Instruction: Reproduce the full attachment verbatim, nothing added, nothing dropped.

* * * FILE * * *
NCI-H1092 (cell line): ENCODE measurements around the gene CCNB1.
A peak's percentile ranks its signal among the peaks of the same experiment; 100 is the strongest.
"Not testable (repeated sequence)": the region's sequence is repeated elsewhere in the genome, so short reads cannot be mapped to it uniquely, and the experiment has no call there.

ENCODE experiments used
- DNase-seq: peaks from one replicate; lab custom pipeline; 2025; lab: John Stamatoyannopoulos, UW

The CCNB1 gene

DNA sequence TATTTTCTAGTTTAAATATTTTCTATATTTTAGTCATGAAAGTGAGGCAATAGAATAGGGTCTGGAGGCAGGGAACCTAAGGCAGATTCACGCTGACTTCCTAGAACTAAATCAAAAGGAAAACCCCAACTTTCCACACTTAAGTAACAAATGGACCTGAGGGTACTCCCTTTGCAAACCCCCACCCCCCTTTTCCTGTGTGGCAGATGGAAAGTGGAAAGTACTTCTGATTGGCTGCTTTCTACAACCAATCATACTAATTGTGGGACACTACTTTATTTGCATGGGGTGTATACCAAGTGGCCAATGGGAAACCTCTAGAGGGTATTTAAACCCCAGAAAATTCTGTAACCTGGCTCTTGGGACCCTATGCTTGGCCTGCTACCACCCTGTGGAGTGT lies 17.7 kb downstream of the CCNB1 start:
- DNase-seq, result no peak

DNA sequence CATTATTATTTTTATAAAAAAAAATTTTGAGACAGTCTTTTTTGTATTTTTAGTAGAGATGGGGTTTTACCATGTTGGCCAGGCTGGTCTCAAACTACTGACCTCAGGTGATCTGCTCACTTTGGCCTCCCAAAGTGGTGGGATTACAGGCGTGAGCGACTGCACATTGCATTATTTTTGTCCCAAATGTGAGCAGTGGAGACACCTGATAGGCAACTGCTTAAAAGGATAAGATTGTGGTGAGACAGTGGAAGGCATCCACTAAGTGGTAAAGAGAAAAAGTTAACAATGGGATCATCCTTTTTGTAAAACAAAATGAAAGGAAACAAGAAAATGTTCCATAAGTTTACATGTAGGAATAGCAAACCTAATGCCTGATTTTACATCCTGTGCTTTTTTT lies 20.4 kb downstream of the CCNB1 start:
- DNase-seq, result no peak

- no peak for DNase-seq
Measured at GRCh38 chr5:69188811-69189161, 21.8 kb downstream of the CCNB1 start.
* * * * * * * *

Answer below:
NCI-H1092 (cell line): ENCODE measurements around the gene CCNB1.
A peak's percentile ranks its signal among the peaks of the same experiment; 100 is the strongest.
"Not testable (repeated sequence)": the region's sequence is repeated elsewhere in the genome, so short reads cannot be mapped to it uniquely, and the experiment has no call there.

ENCODE experiments used
- DNase-seq: peaks from one replicate; lab custom pipeline; 2025; lab: John Stamatoyannopoulos, UW

The CCNB1 gene

DNA sequence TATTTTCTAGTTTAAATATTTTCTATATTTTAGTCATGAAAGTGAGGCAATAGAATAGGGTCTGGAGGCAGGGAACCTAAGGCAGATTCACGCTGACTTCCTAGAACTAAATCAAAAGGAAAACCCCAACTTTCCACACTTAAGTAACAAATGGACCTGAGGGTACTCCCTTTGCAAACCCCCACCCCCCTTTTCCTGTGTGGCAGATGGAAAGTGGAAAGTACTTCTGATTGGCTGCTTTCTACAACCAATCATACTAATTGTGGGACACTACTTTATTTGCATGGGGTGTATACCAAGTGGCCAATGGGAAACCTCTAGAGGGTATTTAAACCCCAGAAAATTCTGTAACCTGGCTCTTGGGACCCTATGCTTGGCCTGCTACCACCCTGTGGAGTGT lies 17.7 kb downstream of the CCNB1 start:
- DNase-seq, result no peak

DNA sequence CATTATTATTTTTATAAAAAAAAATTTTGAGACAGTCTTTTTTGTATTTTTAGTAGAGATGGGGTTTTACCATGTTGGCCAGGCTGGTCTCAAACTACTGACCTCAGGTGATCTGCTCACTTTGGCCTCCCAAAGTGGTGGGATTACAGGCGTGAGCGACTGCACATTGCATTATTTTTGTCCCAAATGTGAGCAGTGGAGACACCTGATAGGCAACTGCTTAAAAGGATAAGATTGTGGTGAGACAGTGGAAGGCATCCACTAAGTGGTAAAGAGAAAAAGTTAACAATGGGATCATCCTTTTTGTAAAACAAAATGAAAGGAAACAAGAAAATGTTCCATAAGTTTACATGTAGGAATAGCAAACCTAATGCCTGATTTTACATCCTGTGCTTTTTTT lies 20.4 kb downstream of the CCNB1 start:
- DNase-seq, result no peak

- no peak for DNase-seq
Measured at GRCh38 chr5:69188811-69189161, 21.8 kb downstream of the CCNB1 start.